I also tried blocks of maple between my table and the granite. I still was not happy with the sound but others may find this works very well for them. So far, I prefer my Galibier's sound when directly on the granite. Just to clarify a bit more, I use a granite slab as well as 3, 4" square blocks of granite that are about 7/16" thick under the table as well to keep the ground wire from being pinched.
But this thread has brought to mind an idea I have not explored, in addition to the aluminum. I should try cocobolo blocks under the table. This wood is much, much more dense than maple and may do better. As with most things, I won't know until I try it.
Maple is normally superior with most components, And or speakers in my experience, and yes I have purchased fancy full sized blocks of both these materials, is this really necessary to explain why maple over a ringing rock is normally a safer bet? Then again I don't see too many guitars or other instruments made out of granite, but maple makes some of the best ones, so I guess you will just have to experiment :0)
Has anyone tried as an alternative to maple, (laminated) bamboo like say, cutting board products? They are starting to show up in the U.S. market place and bamboo is about 18% harder than maple in a lamination. I have no idea where that puts the resonant frequency yet it may have possibilities.
Over the years, I have expriemented with various layerings; granite , maple, MDF , marble & thin lead ,etc.
The most significant challenge for me dealt with the discovery that certian reflections / vibration returned from the platforms affecting whatever electronics that sat on that platform. Not that all colorations sounded bad to my ears , but distortation is the muck of audio-swampland.
I found the coupling either dry , bolted , glued and/or the compound used in gluing had and equal impact . Thus, the whole sheebang and the apparent random-ness of what sounded "good vs bad " started to drive me "audio-insane (AI)" , until, I bought the resonance dampers The Stillpoints.
The Stillpoints sit beneath my unsuspended turntable that sits above a 4hx15wX18d" custom-made platform of seasoned mapleblock. No AI anymore -- just music.
The motto of my story : A platform is just a platform for troubles until its isolated from the electronics above.
Interesting, Crem1. My box of Stillpoints are being delivered today. This issue of what the shelf material is and how it affects the sound does seem like a never ending trail. I really like the look of my Dakota Mahogany granite shelves, so I ordered the Stillpoints in hopes they would make the matter moot. If they work as well as the roller blocks I'm going to be done with this piece.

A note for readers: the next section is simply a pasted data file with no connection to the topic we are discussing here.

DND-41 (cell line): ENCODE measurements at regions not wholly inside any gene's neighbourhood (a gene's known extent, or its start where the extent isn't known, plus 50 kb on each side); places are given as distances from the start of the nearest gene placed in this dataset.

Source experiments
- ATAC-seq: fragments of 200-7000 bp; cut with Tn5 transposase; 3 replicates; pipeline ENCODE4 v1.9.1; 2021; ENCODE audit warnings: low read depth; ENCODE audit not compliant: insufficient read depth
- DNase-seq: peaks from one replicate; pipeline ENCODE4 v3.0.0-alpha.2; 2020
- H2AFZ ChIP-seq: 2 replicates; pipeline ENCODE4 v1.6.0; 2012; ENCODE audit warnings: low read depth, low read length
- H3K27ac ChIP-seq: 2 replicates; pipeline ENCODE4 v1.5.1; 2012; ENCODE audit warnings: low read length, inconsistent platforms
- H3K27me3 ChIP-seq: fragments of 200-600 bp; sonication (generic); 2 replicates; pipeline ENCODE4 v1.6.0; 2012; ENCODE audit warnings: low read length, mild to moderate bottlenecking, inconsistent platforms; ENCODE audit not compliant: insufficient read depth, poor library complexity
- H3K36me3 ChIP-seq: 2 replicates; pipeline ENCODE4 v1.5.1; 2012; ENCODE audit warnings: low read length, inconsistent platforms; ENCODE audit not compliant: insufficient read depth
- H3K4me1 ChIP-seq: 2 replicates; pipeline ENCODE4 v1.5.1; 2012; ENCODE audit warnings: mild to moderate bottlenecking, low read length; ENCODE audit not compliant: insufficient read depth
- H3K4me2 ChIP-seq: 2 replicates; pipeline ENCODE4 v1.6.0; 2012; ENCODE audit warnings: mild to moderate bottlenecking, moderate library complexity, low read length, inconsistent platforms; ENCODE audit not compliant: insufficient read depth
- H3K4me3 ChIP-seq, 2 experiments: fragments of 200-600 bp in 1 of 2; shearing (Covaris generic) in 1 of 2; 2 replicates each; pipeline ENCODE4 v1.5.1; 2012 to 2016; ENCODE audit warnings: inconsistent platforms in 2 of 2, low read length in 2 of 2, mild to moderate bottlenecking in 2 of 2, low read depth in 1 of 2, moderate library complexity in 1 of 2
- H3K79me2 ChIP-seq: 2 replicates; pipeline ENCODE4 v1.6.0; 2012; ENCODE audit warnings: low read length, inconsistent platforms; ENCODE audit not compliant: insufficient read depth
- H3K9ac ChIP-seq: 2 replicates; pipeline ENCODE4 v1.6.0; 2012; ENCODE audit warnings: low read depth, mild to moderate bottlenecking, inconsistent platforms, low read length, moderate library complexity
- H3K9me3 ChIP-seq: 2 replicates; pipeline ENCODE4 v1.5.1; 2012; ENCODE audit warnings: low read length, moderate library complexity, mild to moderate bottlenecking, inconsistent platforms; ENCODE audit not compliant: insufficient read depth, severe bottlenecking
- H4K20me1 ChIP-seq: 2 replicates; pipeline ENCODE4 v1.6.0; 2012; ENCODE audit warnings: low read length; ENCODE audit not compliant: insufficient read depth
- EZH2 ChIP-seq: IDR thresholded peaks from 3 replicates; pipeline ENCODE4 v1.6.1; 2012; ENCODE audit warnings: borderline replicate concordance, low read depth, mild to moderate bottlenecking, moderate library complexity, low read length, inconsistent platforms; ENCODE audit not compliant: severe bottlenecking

Here is a Link to some great old links on AudioGon about system shelves or platforms. Much of this ground just keeps being discovered and rehashed endlessly. Hope you all find this of some value.
I'm sure Vibrapods are good for some components but they can't handle the weight of my table. Springs are interesting but they'll resonate at certain frequencies. Stillpoints have some compliant materials inside. There is always a trade-off.
I installed the Stillpoints under my table. The noise floor has dropped and there are more details coming through. However, the bass is not quite as strong. For now I like it enough to leave them in. I'll just have to listen to this for a while to decide if I like the change or not.
I found that slightly moving the stillpoints/risers just a tad left/right/forward /backward changed the sonics ever so slightly .
As for other threaders views , stillpoints vs whatever , read www.stillpoints.com , for a tech explaination.
Stillpoints work differently than most dampers/isolation devices. Thomas Woschnick , inventor of the Raven Turntable(s) includes stillpoints on all his tables; he said he could find no better device (so far) to isolate his tables.
For me , I have found nothing that works as well with my Maplenoll unsuspended table.
One note of caution -- The tip of each still point is a ceramic-type ball. When pushed a turntable can roll. I know I nearly lost mine early on.